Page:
What would it take for you to feel comfortable seeing a dead body? Would it be enough if you knew how they’d died, or that they’d be buried later on? Is scientific curiosity enough?
Since 1995, Body Worlds has brought the dead into the public consciousness like no other modern public display, exhibiting “plastinated” human bodies with visceral immediacy. Through plastination, the water in a body’s cells is replaced with liquid plastic that eventually solidifies, halting decomposition and preserving the tissue for potentially hundreds of years.
The specimens on display in Body Worlds exhibits like the upcoming Body Worlds & The Brain at the Telus World of Science aren’t lifelike models — here, muscles, ligaments, organs and bones explode outward in vivid cross-sections of the body’s biological systems. The Calgary exhibit is an entirely new collection of 200 plastinated specimens, including 25 full bodies (each of which takes up to 1,500 man-hours to produce).
And if the tissue on display is demonstrably dead, for Dr. Angelina Whalley, the designer for all the Body Worlds exhibits, the reaction they get never is.
“I feel the exhibition is not on the dead,” she says. “I feel the exhibition is on life. When you see visitors, how they look at the specimens and discuss with their family members what they see, you have to admit that they learn a great deal about life and not death.”
Produced by the Institute for Plastination, the private foundation created by plastination inventor Gunther von Hagens (who is also Whalley’s husband), Body Worlds is a galvanizing exhibit, courting controversy from its earliest days.
Von Hagens has gone to great lengths, for example, to distance himself from Sui Hongjin, formerly the business manager of the Institute’s production site in Dailan, China, one of four such sites globally. A 2004 article in the German magazine Der Spiegel alleged the use of executed prisoners in an exhibit in Beijing, and Hongjin was eventually forced to provide a disclaimer admitting the possibility that prisoners had been used.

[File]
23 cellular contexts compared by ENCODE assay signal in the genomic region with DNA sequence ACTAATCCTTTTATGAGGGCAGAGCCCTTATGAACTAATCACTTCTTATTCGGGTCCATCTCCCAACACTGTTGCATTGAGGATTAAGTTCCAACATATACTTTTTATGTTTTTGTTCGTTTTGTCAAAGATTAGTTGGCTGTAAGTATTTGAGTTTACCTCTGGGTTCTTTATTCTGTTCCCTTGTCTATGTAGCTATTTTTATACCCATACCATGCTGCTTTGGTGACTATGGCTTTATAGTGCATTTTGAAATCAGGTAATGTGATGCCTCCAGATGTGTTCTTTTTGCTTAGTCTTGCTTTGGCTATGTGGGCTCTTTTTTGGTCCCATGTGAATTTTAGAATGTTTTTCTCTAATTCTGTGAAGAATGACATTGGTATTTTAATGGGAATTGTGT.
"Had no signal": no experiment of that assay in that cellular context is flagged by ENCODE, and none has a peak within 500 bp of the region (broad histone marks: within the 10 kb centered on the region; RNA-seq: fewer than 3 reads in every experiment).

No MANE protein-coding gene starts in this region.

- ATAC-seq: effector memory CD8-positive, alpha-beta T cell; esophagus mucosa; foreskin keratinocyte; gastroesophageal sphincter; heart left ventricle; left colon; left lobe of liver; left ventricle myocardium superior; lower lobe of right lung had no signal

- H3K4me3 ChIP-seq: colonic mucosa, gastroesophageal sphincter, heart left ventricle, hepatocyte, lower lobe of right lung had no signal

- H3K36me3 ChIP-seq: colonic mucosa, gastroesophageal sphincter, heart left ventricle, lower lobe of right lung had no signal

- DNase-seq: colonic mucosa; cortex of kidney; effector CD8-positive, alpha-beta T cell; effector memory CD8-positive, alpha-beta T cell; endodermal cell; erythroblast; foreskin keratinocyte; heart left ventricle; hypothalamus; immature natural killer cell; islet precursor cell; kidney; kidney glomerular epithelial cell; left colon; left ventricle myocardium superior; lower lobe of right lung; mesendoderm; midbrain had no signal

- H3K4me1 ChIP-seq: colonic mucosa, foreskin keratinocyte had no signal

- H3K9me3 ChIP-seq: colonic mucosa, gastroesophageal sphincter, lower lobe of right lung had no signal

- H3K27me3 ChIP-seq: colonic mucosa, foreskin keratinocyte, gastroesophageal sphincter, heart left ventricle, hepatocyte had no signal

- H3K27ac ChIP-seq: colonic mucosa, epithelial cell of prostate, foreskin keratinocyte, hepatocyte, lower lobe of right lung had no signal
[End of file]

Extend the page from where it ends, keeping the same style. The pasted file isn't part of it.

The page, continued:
Hongjin went on to create a competing series of exhibitions titled “Body Works,” von Hagen decried the exhibit as an unauthorized knock-off and the Institute’s Dailan site now processes only animal subjects. “Unfortunately there was a lot of misconception [and we were] constantly being messed up with a copycat exhibit,” says Whalley. “We thought it was unethical to use subjects for display that had not agreed to be used for that purpose. So we decided to discontinue our laboratories that would include human specimens.”
It’s impossible to mention Body Worlds without these and the myriad of other issues that arise — moral, financial and otherwise. Displaying bodies continues to be about our comfort with the act of seeing them and the questions we ask to ensure that comfort.
The commitment of participants is an essential part of Body Worlds. According to Whalley, all current exhibits include only subjects who signed forms committing themselves to the process, a program that yields two to three bodies a week.
The donation forms that would-be subjects must sign are featured prominently at every Body Worlds exhibit — enlarged and easily viewed. And the program’s 31-page brochure quotes figures like Goethe and Immanuel Kant while drawing parallels to Renaissance anatomists and ongoing scientific learning — answering unease with the sublimity of science.
“I think it is a wise decision to have exhibits like this restricted to a proper environment,” says Whalley when asked whether Body Worlds exhibits might ever be used outside of their current setting.
“But we also feel that we want to democratize anatomy,” she continues. “The knowledge and the experience should not be restricted to a particular group of people. We want everyone having access to that information.”
But discomfort remains. A recent letter by Bishop Frederick Henry of the Roman Catholic Diocese of Calgary, for example, suggests the exhibit degrades the human body and questions the permanence of the plastination process. (Whalley, for one, doesn’t see a need for planning the plastinates’ ultimate disposal.) Henry also questions the financial motivations of a private interest like the Institute for Plastination.
That’s why the entire exhibit ultimately comes down to comfort — comfort that Body Worlds’ creators do their best to strengthen and its critics to weaken. In either case, one thing is certain: The human body is a hell of a thing to see.